A colleague, Wayne Gardner, is culturing killer fungi that could potentially be introduced in the wild.
Ms. Bennett's three-bedroom house in Hoschton, Ga., is now pictured in scholarly articles as ground zero for kudzu bug research.
Shortly after her initial report, Messrs. Suiter and Gardner drove 90 miles to Ms. Bennett's and found the bugs infesting kudzu behind her house. She mentioned that the bugs had also hopped on her silver Cadillac, which she regularly drove to an office an hour away.
"We just kind of went, 'Uh oh,'" Mr. Suiter says.
The UGA team sent samples to the Smithsonian Institution and confirmed that the bug, like kudzu, came from Asia.
The university's insect pest geneticist has since traced 250 samples of the kudzu bug found domestically back to one mother, dubbed GA-1. The entomologists theorize that GA-1 or her eggs most likely traveled from Japan, based on comparing GA-1's DNA with that of bugs found throughout Asia.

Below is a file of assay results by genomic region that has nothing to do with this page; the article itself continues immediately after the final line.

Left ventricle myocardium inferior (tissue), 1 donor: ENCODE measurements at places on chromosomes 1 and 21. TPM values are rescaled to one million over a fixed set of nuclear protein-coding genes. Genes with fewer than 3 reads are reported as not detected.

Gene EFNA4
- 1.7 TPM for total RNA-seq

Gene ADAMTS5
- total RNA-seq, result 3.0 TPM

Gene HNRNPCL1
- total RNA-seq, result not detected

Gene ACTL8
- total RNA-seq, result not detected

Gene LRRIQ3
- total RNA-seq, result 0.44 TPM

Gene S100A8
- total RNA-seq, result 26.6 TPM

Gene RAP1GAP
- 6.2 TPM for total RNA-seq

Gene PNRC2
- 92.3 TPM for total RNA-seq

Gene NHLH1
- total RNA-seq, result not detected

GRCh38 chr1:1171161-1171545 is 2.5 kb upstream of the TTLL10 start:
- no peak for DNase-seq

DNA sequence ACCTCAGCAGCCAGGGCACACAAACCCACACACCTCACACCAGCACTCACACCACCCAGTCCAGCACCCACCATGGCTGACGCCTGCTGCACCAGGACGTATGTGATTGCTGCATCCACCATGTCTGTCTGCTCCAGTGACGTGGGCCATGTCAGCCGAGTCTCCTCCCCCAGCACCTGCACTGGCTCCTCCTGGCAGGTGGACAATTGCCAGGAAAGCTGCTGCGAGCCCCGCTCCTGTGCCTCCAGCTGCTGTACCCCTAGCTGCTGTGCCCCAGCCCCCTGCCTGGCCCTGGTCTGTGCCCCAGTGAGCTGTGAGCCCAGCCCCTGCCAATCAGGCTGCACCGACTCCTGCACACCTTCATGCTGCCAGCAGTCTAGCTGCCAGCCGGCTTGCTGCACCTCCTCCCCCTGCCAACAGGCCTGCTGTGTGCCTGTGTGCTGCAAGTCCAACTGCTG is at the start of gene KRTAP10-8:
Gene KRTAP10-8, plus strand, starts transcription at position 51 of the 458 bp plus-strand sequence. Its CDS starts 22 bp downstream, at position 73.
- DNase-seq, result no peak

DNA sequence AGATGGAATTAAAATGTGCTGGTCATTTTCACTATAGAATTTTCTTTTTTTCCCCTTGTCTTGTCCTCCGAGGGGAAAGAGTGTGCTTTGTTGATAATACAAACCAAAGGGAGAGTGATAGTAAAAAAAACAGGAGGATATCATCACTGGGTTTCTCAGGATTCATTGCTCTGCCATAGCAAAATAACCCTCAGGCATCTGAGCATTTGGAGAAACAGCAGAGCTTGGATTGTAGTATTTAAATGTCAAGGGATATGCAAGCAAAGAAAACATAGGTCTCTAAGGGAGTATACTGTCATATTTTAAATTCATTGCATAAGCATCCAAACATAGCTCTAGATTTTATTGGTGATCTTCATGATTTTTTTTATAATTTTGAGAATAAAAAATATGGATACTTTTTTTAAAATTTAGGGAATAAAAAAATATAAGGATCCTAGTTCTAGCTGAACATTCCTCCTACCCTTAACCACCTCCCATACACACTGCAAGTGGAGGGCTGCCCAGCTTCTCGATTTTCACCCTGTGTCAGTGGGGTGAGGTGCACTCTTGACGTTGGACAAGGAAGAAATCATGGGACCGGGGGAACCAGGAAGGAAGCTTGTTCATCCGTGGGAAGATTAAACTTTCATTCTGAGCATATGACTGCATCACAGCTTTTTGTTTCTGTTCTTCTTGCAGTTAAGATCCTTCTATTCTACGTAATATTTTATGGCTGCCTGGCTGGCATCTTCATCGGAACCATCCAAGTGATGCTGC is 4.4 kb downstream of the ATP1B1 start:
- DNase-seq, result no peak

Research on the kudzu bug has trumped fire-ant and pecan weevil projects at the quiet Griffin campus. "We have an insect that had not been reported in the New World," Mr. Gardner says. "Many entomologists go through their career and never have that experience."
The bugs have recently started venturing out of kudzu patches as they seek places to hibernate for winter. In Georgia, the bugs have been smashing into windshields, lighting on exterior walls and smelling up soccer games and outdoor parties.
Ms. Bennett says some bugs recently flew on to her house but there were hundreds, not thousands as before. She suspects there are fewer bugs because much of the kudzu behind her house has been munched in prior years. She doesn't know how they made it to her subdivision, but says she feels bad about ending up as a "sort of a 'Typhoid Mary'" of invasive pests.
She's not the only one who may have given the bugs a ride. Entomologists say the bugs likely hopped on other vehicles and rode to spots in Georgia and the Carolinas, hastening their spread. Also, the hardy bugs likely got carried by weather.
"It's the stupid bugs' fault for picking my house," she says. "They would've gotten places anyway, I just helped them get there faster."